Image Processing Reference
In-Depth Information
bands to be rectified. Considering urban environments, the precise co-registration
with cadastral data or similarly high resolution geometries is particularly demanding.
The advantage may be that precise reference data often exist for urban environments,
which is not necessarily the case for other settings.
In an ideal case, airborne data are provided as an image cube accompanied by an
auxiliary data stream of differential global positioning system positions (DGPS) and
inertial navigation system data (INS). The first provides sub-meter accurate position
data of the sensor during image acquisition (x-, y-, and z-coordinates), the latter
information on roll, pitch, and yaw movements of the platform (k-, j-, and w-angles).
Assuming a correct synchronization between scan lines and auxiliary data, it is pos-
sible to calculate the acquisition geometry for every pixel. A DEM has to be included
to correct for terrain induced distortions (Schl├Ąpfer and Richter 2002 ).
It will usually be necessary to incorporate ground control points (GCPs) in this
processing scenario to correct for inaccuracies in the measurements itself and for
potential erroneous synchronization between data and auxiliary data. This is a rather
straightforward task in the case of urban environments, as either ground-based DGPS
measurements, orthophotos, or accurate vector data are available or may be retrieved
(in the case of DGPS measurements) for many urban areas. The diversity and crisp-
ness of urban features supports the identification of accurate GCPs. Additionally,
accurate ground truth allows for a high-quality assessment of geometrically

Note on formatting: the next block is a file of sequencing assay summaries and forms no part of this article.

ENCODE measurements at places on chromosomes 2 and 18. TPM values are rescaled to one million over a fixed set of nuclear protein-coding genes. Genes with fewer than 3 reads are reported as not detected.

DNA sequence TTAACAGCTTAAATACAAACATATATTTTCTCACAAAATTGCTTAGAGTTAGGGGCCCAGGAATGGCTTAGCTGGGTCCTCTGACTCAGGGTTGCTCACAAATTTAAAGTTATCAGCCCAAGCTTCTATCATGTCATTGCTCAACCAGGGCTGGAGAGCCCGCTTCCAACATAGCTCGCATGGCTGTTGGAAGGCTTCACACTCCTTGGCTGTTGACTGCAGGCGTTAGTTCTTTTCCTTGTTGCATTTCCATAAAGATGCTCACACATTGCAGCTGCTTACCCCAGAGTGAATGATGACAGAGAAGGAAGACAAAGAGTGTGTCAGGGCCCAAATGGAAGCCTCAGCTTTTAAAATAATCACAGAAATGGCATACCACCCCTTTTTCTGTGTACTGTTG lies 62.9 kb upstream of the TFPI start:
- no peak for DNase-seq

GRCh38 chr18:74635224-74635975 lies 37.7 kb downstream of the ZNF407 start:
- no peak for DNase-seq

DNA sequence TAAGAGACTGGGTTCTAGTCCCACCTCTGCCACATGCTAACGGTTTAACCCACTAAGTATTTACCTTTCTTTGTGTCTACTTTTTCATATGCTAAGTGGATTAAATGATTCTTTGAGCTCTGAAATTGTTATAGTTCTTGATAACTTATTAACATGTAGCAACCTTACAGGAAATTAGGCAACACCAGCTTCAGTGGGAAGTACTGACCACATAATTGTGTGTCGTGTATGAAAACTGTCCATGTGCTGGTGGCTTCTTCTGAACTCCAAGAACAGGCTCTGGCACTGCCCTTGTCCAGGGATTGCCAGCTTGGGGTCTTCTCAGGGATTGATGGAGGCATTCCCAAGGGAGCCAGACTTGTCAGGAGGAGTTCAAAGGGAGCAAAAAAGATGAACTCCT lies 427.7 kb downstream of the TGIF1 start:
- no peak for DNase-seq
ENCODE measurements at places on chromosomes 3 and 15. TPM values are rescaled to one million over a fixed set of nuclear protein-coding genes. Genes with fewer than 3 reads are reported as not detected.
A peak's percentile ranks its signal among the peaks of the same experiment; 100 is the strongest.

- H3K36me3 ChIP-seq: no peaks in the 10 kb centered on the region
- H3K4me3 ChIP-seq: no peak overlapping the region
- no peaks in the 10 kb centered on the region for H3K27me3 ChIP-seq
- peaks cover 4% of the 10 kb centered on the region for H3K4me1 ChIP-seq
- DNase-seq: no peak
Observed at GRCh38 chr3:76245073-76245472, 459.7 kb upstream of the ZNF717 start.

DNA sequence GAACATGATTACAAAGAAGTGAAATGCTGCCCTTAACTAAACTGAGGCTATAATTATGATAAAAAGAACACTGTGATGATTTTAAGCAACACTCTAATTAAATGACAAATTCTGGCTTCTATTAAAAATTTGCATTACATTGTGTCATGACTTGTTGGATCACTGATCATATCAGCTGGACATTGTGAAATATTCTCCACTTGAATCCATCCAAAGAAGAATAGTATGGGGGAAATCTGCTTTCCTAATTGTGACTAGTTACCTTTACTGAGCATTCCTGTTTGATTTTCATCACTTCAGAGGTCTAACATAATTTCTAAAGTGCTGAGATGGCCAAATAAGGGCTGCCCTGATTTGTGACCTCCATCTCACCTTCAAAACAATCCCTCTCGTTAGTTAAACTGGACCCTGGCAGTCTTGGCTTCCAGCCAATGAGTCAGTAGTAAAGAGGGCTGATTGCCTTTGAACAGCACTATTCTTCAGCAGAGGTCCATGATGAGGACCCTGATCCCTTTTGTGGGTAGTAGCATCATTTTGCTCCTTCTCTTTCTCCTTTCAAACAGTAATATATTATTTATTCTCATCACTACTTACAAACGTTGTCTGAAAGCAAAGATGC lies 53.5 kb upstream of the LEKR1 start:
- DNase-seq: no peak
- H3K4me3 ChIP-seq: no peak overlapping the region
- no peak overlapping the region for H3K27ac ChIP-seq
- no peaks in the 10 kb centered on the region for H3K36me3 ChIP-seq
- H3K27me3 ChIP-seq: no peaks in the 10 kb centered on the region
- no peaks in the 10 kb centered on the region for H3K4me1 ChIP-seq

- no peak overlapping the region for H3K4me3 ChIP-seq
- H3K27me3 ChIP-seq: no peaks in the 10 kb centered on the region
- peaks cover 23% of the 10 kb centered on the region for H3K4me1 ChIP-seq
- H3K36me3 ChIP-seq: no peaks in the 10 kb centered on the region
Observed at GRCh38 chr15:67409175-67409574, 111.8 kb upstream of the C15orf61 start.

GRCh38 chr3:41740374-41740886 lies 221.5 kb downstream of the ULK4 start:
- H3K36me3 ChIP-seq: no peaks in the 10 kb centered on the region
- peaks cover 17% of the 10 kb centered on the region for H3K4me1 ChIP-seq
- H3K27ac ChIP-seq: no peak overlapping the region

corrected data sets.
Spectral Libraries
One of the most advantageous conceptual frameworks in hyperspectral remote
sensing is based on the opportunity to relate field- or laboratory based spectrometric
measurements with imaging spectrometry data from air-
borne or spaceborne sensors. The spectral behavior of
distinct objects on the Earth's surface is determined by
their physical and chemical properties. While a few work-
ing groups have started to collect such spectra, the avail-
able databases are far from exhaustive (ASTER 1998 ;
Ben-Dor 2001 ; Heiden et al. 2001 ; Hostert and Damm
2003 ). Recently, a structured approach to acquiring a more complete urban spectral
library and to analyze material separability has been exemplified for the Santa
Barbara region by Herold et al. ( 2004 ) and is illustrated in this textbook.
Measurements of the respective components under controlled conditions in the
laboratory or under real-world conditions in the field can hence be related to the
surface's physical or chemical properties (quantitative approaches); alternatively,
such measurements may serve as well-defined samples to identify similar components
(qualitative approaches) in imaging spectrometry data. The ability to relate radio-
metrically corrected hyperspectral data from diverse sensors with ground-based
spectroradiometric data can be regarded as a spectral upscaling.
Spectral libraries
contain reference
spectra for
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